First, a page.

“Whatever the Korean people want to do, they can do it,” Hashem says. “It doesn't bother us and we're not going to be resistant.”
Meanwhile, members of the grassroots Latino Coalition say in principle that they support moving Koreatown into one district, but want to ensure that it stays with neighborhoods that have similar demographics and interests.
"That district office should also represent the lived experience that could be accounted for: Latinos, Korean, Bangladeshis, undocumented people," says Alan Antonio, a Latino Coalition leader who lives in Koreatown. "All that is a super important for those people to be represented."
But other residents worry the Koreatown coalition's plan could end up disadvantaging other neighborhoods. The Greater Wilshire Neighborhood Council says it backs a single council district for Koreatown — as it does for the neighborhoods it represents that are currently spread between council districts 4 and 5.
But the Greater Wilshire group’s president, Conrad Starr, takes issue with the map used by the Koreatown coalition because it incorporates areas represented by his council, such as Country Club Heights and St. Andrew’s Square, on city matters such as homelessness and historic buildings.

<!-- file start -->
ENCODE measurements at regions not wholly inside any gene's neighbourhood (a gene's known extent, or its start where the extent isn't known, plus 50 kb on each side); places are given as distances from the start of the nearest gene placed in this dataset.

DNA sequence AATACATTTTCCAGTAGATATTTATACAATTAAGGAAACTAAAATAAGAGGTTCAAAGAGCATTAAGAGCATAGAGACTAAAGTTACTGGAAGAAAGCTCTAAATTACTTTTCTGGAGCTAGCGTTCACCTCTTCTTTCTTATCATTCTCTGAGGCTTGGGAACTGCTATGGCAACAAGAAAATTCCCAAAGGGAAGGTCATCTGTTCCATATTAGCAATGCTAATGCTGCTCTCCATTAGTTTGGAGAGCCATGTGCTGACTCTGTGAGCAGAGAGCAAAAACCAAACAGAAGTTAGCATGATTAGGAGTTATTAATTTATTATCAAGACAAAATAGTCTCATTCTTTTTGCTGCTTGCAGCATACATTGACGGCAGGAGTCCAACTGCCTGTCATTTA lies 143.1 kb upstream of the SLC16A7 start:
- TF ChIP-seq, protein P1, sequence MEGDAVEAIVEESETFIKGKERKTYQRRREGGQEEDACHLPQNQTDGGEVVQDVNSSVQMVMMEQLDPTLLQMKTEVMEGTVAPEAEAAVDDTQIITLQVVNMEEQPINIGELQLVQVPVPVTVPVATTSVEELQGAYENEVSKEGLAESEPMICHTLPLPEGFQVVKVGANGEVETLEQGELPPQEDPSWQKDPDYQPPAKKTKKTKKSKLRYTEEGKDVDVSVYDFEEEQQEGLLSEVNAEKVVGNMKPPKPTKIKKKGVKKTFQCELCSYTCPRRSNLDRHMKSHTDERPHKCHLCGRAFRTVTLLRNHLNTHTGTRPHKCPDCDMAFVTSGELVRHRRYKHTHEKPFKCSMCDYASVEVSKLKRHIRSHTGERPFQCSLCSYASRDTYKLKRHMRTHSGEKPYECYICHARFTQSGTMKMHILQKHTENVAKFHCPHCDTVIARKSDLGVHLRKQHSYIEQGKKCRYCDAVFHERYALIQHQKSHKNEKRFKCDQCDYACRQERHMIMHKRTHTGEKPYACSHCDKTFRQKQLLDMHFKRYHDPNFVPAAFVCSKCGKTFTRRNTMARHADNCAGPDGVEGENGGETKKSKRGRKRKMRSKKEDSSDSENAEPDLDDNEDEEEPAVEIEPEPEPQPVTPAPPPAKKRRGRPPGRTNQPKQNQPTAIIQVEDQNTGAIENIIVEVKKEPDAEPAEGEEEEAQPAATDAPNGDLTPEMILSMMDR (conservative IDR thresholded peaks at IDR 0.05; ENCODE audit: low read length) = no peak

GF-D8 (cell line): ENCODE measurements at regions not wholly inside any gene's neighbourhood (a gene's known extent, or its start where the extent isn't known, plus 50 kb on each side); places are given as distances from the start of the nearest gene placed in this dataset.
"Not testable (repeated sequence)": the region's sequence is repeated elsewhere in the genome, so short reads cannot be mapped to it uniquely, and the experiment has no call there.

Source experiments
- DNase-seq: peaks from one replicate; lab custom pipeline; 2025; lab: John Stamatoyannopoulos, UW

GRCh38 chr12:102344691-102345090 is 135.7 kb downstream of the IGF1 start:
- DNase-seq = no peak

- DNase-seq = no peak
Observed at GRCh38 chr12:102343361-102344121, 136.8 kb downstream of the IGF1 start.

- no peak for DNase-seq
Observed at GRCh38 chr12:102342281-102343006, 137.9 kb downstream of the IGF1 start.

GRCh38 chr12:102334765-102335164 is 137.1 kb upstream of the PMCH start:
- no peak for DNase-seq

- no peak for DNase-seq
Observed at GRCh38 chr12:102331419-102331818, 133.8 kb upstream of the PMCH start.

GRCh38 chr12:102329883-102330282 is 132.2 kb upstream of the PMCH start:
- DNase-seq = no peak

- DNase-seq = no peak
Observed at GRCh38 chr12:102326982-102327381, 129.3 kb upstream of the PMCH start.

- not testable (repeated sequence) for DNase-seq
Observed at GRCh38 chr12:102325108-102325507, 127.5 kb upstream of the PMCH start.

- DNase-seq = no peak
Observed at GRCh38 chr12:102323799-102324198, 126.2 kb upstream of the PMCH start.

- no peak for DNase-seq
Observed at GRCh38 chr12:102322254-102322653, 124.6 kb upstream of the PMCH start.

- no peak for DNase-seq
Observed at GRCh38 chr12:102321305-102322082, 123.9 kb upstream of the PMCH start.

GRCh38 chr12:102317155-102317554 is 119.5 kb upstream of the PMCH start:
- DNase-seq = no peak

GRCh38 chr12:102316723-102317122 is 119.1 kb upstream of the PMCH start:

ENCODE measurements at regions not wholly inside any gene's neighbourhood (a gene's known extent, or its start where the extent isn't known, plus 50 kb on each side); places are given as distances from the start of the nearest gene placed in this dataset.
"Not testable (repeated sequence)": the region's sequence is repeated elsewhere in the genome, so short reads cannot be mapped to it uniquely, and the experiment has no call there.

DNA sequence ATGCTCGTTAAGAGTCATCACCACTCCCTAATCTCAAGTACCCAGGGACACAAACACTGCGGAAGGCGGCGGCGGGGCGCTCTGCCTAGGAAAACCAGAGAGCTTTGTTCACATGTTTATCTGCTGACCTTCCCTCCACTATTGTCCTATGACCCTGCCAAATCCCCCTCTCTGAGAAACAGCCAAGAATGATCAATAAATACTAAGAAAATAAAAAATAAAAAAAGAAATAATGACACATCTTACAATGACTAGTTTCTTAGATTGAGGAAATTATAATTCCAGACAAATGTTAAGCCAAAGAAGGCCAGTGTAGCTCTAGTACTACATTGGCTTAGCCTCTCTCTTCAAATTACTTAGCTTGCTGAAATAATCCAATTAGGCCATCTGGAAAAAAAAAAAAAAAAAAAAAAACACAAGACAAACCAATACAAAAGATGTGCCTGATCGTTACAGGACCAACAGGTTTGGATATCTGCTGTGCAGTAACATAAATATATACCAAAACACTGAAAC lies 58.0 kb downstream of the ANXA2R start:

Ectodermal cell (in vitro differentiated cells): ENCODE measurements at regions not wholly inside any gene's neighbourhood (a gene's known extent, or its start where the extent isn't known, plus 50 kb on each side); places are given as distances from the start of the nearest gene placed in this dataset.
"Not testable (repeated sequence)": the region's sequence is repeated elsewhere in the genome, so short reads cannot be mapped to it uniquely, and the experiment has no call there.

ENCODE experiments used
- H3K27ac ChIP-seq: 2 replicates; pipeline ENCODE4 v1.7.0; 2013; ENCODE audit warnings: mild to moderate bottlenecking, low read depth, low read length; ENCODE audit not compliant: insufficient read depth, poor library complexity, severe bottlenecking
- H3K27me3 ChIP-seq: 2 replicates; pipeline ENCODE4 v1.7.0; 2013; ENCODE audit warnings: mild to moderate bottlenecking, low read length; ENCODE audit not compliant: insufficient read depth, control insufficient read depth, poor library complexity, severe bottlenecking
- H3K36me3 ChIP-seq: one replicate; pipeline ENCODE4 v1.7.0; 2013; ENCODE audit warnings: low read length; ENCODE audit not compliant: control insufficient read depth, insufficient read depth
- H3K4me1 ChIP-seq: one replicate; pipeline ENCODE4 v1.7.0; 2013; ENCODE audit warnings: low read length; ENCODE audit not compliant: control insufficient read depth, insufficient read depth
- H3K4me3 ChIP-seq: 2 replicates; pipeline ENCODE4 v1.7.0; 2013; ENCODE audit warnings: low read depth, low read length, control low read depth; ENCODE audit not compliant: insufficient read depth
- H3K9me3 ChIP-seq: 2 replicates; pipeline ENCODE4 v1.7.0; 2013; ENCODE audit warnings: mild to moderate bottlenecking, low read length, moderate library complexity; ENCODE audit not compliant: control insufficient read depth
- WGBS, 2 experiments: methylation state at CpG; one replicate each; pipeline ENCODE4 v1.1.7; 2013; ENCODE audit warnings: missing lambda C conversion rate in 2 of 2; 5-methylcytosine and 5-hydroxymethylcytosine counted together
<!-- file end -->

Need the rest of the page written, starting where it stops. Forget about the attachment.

“That's a problem for our neighborhood council because the effect of it would essentially be to add another council district,” Starr says. "Frankly, we don't have the relationships right now. We'd be starting from scratch."
At a redistricting commission meeting last month, Starr and other members of the neighborhood council faulted the Koreatown coalition for not alerting their group earlier about the plan.
Kang, of the Koreatown coalition, said it was an “oversight” not to reach out to the neighborhood council sooner. But Kang disputed Starr's view that the Koreatown group was using the redistricting process to essentially expand the neighborhood’s boundaries.
Kang says the group's goal is to keep together as many important community points of interest, such as churches, shopping plazas and civic organizations, as it could.
KPCC/LAist reporter Carla Javier contributed to this story.